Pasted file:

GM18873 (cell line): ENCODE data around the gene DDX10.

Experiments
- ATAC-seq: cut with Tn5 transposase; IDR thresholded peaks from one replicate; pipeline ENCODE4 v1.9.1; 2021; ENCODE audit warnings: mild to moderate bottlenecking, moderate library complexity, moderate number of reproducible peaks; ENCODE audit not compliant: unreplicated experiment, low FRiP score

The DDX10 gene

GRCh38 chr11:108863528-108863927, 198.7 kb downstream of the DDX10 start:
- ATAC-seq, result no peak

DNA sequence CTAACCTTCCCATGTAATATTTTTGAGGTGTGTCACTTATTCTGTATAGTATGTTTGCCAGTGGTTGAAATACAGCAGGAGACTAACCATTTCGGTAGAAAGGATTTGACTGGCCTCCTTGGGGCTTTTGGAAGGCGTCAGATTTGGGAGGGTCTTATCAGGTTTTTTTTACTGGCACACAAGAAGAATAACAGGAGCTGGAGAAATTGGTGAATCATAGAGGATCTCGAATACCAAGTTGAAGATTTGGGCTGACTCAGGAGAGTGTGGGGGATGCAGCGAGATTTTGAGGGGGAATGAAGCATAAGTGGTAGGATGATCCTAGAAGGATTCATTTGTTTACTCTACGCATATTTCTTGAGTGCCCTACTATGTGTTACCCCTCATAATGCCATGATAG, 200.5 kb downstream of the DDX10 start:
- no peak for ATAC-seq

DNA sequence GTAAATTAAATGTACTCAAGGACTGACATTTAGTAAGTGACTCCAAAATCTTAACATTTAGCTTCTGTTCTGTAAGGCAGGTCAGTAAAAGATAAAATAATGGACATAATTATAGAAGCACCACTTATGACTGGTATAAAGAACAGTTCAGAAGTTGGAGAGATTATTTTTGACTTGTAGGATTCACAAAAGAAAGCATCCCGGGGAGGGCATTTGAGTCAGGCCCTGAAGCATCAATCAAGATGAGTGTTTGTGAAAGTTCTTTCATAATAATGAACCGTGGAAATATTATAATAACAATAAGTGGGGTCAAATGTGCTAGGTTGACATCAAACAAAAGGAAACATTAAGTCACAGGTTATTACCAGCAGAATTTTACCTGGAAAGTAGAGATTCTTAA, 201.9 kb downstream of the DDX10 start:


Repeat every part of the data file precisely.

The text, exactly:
GM18873 (cell line): ENCODE data around the gene DDX10.

Experiments
- ATAC-seq: cut with Tn5 transposase; IDR thresholded peaks from one replicate; pipeline ENCODE4 v1.9.1; 2021; ENCODE audit warnings: mild to moderate bottlenecking, moderate library complexity, moderate number of reproducible peaks; ENCODE audit not compliant: unreplicated experiment, low FRiP score

The DDX10 gene

GRCh38 chr11:108863528-108863927, 198.7 kb downstream of the DDX10 start:
- ATAC-seq, result no peak

DNA sequence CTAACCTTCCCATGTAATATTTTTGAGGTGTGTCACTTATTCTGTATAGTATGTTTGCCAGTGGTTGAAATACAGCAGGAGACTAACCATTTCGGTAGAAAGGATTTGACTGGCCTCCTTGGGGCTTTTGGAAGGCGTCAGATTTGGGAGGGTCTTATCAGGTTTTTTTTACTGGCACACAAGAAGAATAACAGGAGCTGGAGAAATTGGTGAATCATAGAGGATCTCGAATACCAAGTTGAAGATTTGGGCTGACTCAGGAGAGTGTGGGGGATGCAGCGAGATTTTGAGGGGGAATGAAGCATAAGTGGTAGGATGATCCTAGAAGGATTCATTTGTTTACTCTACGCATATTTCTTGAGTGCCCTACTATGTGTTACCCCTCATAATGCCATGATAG, 200.5 kb downstream of the DDX10 start:
- no peak for ATAC-seq

DNA sequence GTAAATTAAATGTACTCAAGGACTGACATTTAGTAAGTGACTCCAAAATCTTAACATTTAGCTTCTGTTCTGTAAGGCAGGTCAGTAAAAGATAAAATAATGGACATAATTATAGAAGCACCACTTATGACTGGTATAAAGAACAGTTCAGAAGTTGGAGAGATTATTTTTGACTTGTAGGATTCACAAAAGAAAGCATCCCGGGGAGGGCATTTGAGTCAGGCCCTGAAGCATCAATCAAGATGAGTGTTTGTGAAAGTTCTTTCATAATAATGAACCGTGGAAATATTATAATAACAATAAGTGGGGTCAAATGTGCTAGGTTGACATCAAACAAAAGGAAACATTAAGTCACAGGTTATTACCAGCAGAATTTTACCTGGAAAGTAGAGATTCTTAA, 201.9 kb downstream of the DDX10 start: